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File:Particle filter example small.png

Particle filter methods, also known as Sequential Monte Carlo (SMC), are sophisticated model estimation techniques based on simulation.

They are usually used to estimate Bayesian models and are the sequential ('on-line') analogue of Markov Chain Monte Carlo (MCMC) batch methods.

GoalEdit

The particle filter aims to estimate the hidden parameters, \beta_k

for k=0,1,2,3, \cdots

, based only observed data y_k

for k=0,1,2,3, \cdots

. This method requires:

  • \beta_0, \beta_1, \cdots
is a Markov process such that
  • \beta_k|\beta_{k-1} \sim p_{\beta_k|\beta_{k-1}}(\beta|\beta_{k-1})
  • y_0, y_1, \cdots
are conditionally independent provided that \beta_0, \beta_1, \cdots
are known
  • Each y_k
only depends on \beta_k
  • y_k|\beta_k \sim p_{y|\beta}(y|\beta_k)


One example form of this scenario is

\beta_k = f(\beta_{k-1}) + w_k
y_k = h(\beta_k) + x_k


where both w_k

and x_k
are independent and identitically distributed sequences with known probability density functions and f()
& g()
are known functions.

These two equations can be viewed as state space equations and looks similar to the state space equations for the Kalman filter.

"Direct version" algorithmEdit

The "direct version" algorithm is rather simple (compared to other particle filtering algorithms) and it uses composition and rejection. To generate a single sample \beta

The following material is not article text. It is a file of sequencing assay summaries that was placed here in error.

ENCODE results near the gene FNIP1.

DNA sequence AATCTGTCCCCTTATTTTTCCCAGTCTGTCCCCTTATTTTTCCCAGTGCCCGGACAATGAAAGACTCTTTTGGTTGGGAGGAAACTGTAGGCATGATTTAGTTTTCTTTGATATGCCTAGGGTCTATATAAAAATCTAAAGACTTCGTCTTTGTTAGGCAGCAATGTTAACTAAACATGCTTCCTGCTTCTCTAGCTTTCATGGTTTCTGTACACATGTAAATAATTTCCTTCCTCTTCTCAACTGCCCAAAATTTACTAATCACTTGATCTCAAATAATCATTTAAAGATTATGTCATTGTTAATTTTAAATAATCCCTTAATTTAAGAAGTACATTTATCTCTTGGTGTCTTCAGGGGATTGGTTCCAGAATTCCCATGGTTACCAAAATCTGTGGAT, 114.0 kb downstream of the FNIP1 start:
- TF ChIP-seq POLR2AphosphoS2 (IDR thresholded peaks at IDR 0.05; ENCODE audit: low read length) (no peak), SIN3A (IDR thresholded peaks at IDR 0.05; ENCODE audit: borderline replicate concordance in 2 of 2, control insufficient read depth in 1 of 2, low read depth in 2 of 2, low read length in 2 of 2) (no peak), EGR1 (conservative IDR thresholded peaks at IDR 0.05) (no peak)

at k
from p_{\beta_k|y_{1:k}}(\beta|y_{1:k})
1) Set p=1
2) Uniformly generate L from [0, P]


3) Generate a test \hat{\beta}
from its distribution p_{\beta_k|\beta_{k-1}}(\beta|\beta_{k-1|k-1}^{(L)})


4) Generate the probability of \hat{y}
using \hat{\beta}
from p_{y|\beta}(y_k|\hat{\beta})
where y_k
is the measured value
5) Generate another uniform u from [0, m_k]


6) Compare u and \hat{y}


6a) If u is larger then repeat from step 2
6b) If u is smaller then save \hat{\beta}
as \beta{k|k}^{(p)}
and increment p
7) If p > P then quit

The goal is to generate P "particles" at k

using only the particles from k-1

. This requires that a Markov equation can be written (and computed) to generate a \beta_k

based only upon \beta_{k-1}

. This algorithm uses composition of the P particles from k-1

to generate a particle at k
and repeats (steps 2-6) until P particles are generated at k

.


This can be more easily visualized if \beta

is viewed as a two-dimensional array.

One dimension is k

and the other dimensions is the particle number.

For example, \beta(k,L)

would be the Lth particle at k
and can also be written \beta_k^{(L)}
(as done above in the algorithm).

Step 3 generates a potential \beta_k

based on a randomly chosen particle (\beta_{k-1}^{(L)}

) at time k-1

and rejects or accepts it in step 6.

In other words, the \beta_k

values are generated using the previously generated \beta_{k-1}

.


Generally, this algorithm is repeated iteratively for a specific number of k

values (call this N

). Initializing \beta_k=0|_{k=0}

for all particles provides a starting place to generate \beta_1

, which can then be used to generate \beta_2 , which can be used to generate \beta_3

and so on up to k=N

. When done, the mean of \beta_k

over all the particles (or \frac{1}{P}\sum_{L=1}^P \beta_k^{(L)}

) is approximately the actual value of \beta_k .

See alsoEdit

ReferencesEdit

  • Sequential Monte Carlo Methods in Practice, by A Doucet, N de Freitas and N Gordon. Published by Springer.
  • Tutorial on Particle Filters for On-line Nonlinear/Non-Gaussian Bayesian Tracking (2001); S. Arulampalam, S. Maskell, N. Gordon and T. Clapp; CiteSeer link

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